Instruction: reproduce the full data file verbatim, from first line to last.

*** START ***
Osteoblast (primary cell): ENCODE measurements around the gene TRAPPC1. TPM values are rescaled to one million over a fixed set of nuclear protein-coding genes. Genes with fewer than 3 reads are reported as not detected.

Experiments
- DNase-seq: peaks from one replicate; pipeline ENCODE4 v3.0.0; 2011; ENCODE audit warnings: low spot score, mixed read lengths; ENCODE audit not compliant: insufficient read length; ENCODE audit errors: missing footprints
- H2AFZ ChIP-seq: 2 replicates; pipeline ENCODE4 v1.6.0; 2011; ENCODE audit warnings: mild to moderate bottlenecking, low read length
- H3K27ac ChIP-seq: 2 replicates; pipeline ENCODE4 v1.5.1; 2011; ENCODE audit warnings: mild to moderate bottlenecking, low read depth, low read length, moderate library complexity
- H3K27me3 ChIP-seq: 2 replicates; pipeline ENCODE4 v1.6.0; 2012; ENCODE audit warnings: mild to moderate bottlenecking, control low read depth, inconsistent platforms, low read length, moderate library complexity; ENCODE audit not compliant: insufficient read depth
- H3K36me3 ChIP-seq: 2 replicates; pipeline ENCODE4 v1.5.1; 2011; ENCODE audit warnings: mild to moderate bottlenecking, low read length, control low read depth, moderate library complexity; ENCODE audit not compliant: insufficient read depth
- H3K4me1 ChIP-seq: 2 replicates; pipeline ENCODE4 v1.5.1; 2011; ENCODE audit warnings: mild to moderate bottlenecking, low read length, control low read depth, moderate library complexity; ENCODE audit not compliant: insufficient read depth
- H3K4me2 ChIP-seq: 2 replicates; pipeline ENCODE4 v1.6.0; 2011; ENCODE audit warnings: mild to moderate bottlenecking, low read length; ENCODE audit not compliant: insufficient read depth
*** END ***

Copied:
Osteoblast (primary cell): ENCODE measurements around the gene TRAPPC1. TPM values are rescaled to one million over a fixed set of nuclear protein-coding genes. Genes with fewer than 3 reads are reported as not detected.

Experiments
- DNase-seq: peaks from one replicate; pipeline ENCODE4 v3.0.0; 2011; ENCODE audit warnings: low spot score, mixed read lengths; ENCODE audit not compliant: insufficient read length; ENCODE audit errors: missing footprints
- H2AFZ ChIP-seq: 2 replicates; pipeline ENCODE4 v1.6.0; 2011; ENCODE audit warnings: mild to moderate bottlenecking, low read length
- H3K27ac ChIP-seq: 2 replicates; pipeline ENCODE4 v1.5.1; 2011; ENCODE audit warnings: mild to moderate bottlenecking, low read depth, low read length, moderate library complexity
- H3K27me3 ChIP-seq: 2 replicates; pipeline ENCODE4 v1.6.0; 2012; ENCODE audit warnings: mild to moderate bottlenecking, control low read depth, inconsistent platforms, low read length, moderate library complexity; ENCODE audit not compliant: insufficient read depth
- H3K36me3 ChIP-seq: 2 replicates; pipeline ENCODE4 v1.5.1; 2011; ENCODE audit warnings: mild to moderate bottlenecking, low read length, control low read depth, moderate library complexity; ENCODE audit not compliant: insufficient read depth
- H3K4me1 ChIP-seq: 2 replicates; pipeline ENCODE4 v1.5.1; 2011; ENCODE audit warnings: mild to moderate bottlenecking, low read length, control low read depth, moderate library complexity; ENCODE audit not compliant: insufficient read depth
- H3K4me2 ChIP-seq: 2 replicates; pipeline ENCODE4 v1.6.0; 2011; ENCODE audit warnings: mild to moderate bottlenecking, low read length; ENCODE audit not compliant: insufficient read depth